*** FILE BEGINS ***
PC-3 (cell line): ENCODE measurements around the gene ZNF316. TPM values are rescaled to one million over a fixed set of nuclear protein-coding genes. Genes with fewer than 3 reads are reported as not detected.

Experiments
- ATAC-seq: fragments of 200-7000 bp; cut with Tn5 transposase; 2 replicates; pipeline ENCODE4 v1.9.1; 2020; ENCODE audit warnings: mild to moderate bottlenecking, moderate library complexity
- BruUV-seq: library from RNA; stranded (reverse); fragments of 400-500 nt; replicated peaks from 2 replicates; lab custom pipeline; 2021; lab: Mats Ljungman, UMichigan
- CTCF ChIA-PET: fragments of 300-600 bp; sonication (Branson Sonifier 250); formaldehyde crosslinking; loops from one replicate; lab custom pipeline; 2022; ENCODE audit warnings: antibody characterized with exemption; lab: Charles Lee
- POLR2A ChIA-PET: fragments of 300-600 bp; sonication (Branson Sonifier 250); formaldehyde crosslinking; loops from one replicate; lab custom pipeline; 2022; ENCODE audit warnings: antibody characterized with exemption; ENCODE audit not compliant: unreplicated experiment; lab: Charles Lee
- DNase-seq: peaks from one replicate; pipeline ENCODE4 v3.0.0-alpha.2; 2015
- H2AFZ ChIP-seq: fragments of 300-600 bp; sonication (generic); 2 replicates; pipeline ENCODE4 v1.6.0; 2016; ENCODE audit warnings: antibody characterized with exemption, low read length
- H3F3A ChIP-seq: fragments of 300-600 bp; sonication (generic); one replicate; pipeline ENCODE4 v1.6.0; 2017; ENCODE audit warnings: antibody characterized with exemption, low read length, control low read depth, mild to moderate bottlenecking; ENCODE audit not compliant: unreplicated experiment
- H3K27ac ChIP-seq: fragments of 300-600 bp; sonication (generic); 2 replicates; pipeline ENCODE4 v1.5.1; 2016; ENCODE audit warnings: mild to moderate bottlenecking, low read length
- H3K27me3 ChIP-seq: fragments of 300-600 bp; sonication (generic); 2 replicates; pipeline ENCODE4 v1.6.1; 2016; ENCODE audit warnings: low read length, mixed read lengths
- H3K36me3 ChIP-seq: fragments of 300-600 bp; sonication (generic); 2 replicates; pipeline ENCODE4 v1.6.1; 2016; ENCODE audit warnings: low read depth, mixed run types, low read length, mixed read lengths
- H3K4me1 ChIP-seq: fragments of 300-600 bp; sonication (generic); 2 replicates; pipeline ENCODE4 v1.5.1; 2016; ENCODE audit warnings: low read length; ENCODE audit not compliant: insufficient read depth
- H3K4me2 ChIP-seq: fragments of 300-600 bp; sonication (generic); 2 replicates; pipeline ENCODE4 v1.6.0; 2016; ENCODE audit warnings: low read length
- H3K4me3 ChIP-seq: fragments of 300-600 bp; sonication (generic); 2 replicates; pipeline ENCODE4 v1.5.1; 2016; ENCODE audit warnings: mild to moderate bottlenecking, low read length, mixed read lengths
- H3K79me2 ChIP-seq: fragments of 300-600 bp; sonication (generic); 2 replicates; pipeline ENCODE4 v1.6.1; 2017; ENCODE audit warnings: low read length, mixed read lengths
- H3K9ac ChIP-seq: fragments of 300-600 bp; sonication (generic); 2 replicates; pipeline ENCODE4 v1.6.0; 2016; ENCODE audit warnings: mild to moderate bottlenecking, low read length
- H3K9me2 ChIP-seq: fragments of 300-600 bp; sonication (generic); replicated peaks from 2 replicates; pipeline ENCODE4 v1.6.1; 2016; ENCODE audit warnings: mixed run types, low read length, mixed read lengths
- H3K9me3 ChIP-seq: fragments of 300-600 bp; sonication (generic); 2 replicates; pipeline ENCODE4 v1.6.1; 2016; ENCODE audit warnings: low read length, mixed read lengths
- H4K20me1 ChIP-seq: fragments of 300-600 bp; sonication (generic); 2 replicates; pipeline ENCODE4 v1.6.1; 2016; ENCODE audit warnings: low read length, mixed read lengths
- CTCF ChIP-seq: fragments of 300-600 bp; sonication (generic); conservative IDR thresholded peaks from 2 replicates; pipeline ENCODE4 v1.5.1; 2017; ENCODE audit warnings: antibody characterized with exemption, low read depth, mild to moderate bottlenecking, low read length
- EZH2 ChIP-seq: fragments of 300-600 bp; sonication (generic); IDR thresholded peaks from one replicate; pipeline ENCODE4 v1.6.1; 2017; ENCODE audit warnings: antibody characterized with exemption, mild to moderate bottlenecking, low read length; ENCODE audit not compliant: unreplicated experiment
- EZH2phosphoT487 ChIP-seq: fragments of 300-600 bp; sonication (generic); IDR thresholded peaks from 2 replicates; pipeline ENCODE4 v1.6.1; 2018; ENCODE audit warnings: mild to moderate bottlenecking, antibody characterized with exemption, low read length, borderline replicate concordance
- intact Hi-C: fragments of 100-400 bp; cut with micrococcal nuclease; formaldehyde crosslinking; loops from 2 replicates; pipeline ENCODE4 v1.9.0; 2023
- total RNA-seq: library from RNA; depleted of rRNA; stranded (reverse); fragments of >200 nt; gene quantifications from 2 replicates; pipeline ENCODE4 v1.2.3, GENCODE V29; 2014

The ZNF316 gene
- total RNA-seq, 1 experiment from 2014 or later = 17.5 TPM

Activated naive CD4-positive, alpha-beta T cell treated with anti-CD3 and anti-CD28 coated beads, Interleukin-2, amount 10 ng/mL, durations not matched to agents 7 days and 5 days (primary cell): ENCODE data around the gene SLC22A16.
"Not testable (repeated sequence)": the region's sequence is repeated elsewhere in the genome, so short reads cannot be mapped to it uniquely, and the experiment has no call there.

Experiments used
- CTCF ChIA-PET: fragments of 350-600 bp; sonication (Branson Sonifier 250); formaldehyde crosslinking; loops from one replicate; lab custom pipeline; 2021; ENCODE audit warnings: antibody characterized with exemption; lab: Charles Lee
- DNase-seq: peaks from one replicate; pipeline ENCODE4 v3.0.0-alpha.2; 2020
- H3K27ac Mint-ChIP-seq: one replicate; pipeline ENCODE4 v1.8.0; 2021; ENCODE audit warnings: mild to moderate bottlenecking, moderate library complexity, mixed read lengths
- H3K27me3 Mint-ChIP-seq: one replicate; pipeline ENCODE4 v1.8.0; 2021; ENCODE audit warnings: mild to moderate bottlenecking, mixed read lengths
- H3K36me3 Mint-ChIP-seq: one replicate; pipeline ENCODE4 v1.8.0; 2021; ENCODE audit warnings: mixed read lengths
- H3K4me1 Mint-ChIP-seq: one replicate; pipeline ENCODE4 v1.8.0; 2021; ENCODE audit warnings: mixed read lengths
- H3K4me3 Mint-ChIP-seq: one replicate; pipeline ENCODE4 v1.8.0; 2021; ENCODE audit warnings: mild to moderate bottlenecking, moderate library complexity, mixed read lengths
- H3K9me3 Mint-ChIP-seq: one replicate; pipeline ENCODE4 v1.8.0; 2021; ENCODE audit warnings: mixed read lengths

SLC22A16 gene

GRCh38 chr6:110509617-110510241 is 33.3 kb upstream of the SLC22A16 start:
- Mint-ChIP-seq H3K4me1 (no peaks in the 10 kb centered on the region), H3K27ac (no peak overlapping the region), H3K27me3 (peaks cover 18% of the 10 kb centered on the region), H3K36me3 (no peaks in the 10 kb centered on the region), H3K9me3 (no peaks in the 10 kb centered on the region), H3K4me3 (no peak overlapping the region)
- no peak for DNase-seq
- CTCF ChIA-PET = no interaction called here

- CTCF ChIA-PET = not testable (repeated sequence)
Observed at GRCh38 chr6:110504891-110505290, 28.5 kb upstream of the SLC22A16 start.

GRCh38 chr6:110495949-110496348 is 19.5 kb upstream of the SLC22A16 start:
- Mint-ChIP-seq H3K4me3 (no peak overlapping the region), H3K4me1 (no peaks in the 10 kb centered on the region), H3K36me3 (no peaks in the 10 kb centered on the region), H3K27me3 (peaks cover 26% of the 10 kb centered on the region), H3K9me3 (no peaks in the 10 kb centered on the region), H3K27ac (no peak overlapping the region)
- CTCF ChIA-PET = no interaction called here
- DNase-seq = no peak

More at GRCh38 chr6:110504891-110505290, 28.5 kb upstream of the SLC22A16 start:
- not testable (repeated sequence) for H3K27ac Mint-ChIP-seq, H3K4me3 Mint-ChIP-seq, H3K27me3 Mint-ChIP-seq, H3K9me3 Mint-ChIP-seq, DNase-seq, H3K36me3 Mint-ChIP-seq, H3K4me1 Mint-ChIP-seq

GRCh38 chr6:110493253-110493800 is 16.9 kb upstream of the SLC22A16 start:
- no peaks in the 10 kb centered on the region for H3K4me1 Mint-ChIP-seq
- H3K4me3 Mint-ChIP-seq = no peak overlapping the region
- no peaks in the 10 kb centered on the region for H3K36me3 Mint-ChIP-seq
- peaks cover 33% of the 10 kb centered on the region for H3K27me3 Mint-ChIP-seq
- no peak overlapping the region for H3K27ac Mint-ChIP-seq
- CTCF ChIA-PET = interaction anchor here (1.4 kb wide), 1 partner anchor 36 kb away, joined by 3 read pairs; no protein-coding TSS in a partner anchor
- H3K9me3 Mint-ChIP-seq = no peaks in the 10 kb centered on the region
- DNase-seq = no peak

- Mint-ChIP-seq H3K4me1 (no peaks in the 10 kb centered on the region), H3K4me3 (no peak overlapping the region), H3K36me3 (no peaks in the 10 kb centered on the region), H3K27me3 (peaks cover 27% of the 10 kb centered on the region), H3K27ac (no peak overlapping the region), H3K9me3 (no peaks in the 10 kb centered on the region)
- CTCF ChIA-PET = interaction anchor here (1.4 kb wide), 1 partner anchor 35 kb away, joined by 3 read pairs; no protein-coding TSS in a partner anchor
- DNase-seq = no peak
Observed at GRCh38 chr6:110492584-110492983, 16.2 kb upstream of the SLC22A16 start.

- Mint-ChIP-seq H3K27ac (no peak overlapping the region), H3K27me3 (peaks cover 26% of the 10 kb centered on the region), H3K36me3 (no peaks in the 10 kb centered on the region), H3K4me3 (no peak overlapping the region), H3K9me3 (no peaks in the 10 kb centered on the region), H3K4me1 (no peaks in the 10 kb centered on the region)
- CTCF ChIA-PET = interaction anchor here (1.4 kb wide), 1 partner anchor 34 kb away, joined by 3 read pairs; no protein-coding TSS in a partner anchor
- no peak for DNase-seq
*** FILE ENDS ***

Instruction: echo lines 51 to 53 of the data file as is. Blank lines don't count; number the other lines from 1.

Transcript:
- not testable (repeated sequence) for H3K27ac Mint-ChIP-seq, H3K4me3 Mint-ChIP-seq, H3K27me3 Mint-ChIP-seq, H3K9me3 Mint-ChIP-seq, DNase-seq, H3K36me3 Mint-ChIP-seq, H3K4me1 Mint-ChIP-seq

GRCh38 chr6:110493253-110493800 is 16.9 kb upstream of the SLC22A16 start:
- no peaks in the 10 kb centered on the region for H3K4me1 Mint-ChIP-seq